Workforce planning in 2023 will come down to one critical element — the ability to map an organization’s talent strategy to its overall objectives.
Preparing for a new year likely seems daunting for many HR and talent leaders right now. The recent past has been incredibly tough, and there’s little relief in sight. From pandemic hiring freezes and hiring booms to the most recent layoffs and likely recession, talent and HR leaders are constantly on the front lines of figuring out how to quickly adjust and support their organizations’ needs at any moment.
As we prepare for what’s ahead, here are three ways organizational leaders can prepare to navigate the new year and set themselves up for long-term success.
Put skills at the heart of talent planning
Focusing on traditional job descriptions and requisitions to fill roles stymies innovation. Moreover, organizations can no longer rely on outdated definitions of success when hiring and managing talent. In fact, hiring for positions without a comprehensive understanding of the skills behind them puts everyone involved at a disadvantage.
To meet workforce needs in today’s economy, where the half-life of skills continues to shrink, organizations must focus on finding talent with the skills needed to close the gaps today while helping to fill future business needs.
This will require a significant shift in thinking and approaches, as it’s a substantial break from how work has been done to date.
“For over a century, jobs have been the dominating structure for work,” states this Deloitte article. “Confining work to standardized tasks done in a functional job, and then making all decisions about workers based on their job in the organizational hierarchy, hinders some of today’s most critical organizational objectives.”
This is where skills-based hiring comes in. As HR teams rethink talent-acquisition processes and transition to a skills-driven approach, they need to break down roles to the skill level and restructure the organization to enable skills-first practices.
Related: Ready to learn more about pivoting from traditional job-based to skills-based workforce planning? Read the article on skills-driven talent planning.
Contingent talent is a vital part of your workforce
Bringing on contingent workers is not a new strategy. What is somewhat revolutionary is the idea that contingent talent is a critical element of the workforce — not a temporary solution — that gives organizations greater flexibility in talent planning.
“Contingent workers enable organizations to strategically augment their workforces with skilled, specialized talent when and where they need it,” said Rebecca Warren, Director of Customer Success at Eightfold AI.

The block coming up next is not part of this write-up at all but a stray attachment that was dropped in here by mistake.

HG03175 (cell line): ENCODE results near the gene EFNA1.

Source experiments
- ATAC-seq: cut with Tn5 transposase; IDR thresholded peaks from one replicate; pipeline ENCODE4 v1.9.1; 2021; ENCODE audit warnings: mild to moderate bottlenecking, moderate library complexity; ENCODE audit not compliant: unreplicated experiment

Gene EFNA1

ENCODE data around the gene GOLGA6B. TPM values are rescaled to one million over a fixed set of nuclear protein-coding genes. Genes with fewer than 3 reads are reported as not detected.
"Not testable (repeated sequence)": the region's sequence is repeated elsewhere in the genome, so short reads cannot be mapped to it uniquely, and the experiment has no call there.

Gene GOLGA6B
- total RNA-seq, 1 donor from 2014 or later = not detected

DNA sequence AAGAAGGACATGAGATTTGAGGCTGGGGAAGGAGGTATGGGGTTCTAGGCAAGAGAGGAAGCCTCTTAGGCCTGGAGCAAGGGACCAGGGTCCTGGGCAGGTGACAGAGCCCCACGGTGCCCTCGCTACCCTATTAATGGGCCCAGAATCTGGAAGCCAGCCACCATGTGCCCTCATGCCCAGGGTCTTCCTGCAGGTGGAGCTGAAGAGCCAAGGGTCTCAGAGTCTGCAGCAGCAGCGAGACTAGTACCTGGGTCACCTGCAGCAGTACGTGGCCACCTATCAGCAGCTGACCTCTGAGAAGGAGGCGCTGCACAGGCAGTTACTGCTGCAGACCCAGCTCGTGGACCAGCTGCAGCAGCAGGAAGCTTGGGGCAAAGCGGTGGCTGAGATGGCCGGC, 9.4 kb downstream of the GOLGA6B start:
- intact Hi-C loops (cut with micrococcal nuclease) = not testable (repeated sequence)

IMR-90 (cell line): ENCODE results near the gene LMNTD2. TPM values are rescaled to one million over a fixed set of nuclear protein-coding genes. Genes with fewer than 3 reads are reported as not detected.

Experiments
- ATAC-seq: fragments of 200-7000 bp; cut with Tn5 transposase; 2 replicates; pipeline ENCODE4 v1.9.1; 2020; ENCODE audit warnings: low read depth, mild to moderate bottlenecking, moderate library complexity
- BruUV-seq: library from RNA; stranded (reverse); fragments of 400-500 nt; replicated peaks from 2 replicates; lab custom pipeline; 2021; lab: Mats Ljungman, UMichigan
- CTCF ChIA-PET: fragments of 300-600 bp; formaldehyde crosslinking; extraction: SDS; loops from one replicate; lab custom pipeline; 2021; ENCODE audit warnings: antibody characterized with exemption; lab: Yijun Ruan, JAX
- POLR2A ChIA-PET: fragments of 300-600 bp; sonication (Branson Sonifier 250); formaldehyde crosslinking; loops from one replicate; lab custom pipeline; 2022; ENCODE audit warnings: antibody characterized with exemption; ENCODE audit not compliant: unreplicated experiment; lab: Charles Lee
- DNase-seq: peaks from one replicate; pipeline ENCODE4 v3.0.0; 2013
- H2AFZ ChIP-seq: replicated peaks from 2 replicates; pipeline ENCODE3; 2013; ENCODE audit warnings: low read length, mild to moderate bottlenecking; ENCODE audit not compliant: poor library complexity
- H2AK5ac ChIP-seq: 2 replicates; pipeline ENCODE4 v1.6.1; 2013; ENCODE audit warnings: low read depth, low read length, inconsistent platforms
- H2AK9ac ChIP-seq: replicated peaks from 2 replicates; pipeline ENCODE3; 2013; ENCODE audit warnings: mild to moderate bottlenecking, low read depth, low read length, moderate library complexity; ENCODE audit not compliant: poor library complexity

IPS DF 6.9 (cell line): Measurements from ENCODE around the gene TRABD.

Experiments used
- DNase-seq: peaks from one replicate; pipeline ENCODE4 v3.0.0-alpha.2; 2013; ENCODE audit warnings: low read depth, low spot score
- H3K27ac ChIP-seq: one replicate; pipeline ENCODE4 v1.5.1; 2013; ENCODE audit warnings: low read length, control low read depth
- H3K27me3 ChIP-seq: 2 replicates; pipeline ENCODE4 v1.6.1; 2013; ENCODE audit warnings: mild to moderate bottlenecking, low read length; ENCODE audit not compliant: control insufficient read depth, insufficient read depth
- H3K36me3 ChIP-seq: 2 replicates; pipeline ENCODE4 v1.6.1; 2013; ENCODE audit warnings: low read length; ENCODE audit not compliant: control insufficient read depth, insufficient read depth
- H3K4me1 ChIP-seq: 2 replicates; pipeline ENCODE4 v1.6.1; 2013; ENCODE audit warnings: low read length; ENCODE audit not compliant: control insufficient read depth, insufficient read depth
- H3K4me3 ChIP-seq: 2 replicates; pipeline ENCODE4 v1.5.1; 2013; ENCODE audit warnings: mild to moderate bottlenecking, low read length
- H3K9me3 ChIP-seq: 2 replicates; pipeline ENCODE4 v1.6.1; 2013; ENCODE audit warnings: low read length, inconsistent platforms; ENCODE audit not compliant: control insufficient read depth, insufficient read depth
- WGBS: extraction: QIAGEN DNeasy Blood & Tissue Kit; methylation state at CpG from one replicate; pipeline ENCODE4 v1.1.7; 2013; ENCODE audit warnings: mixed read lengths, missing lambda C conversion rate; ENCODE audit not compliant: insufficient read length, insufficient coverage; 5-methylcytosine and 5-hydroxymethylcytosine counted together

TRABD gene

An elastic approach to talent better positions any organization to meet skills demands in a tight labor market and uncertain economy.
The challenge for HR is how to strategically build this total talent network, at scale, for all levels of an organization, integrating contingent workers where they’re most needed.
Talent teams must be able to:
- Foresee potential skills gaps
- Source the talent they need in their pipelines
- Nurture relationships to fill talent pipelines and move fast once the need for a particular skill arises
Related: Interested in how to build an elastic talent strategy? Read why contingent workers are the hidden stars of any nimble organization.
Make your talent system more resilient
Resiliency in talent systems has become more critical than ever. Factors include the looming economic recession, a slightly slowing labor market, increased turnover in leadership positions, and evolving worker expectations.
HR leaders must find new ways to meet workforce demands as external conditions impact organizations. To effectively do this, HR leaders should adopt a more holistic approach to talent strategy, said Andrea Shiah, Head of Talent Strategy and Transformation at Eightfold AI. Instead of a siloed approach, leaders from different HR functions are brought together to build talent strategies to serve the organization’s overall objectives.
Talent and business leaders must also embrace data’s power to solve people-related challenges.
“The use of AI and predictive analytics will become more prolific in forecasting to help identify the right roles, skills, and geographies to focus on the changing business,” said Annamarya Scaccia, Director of Communication at the Korn Ferry Institute.
Related: Read the three labor market trends HR and business leaders need to know in their 2023 talent planning.
If HR and talent leaders focus on these three areas — skills, contingent workforce, and data — they will be better prepared and informed to tackle whatever comes their way in 2023.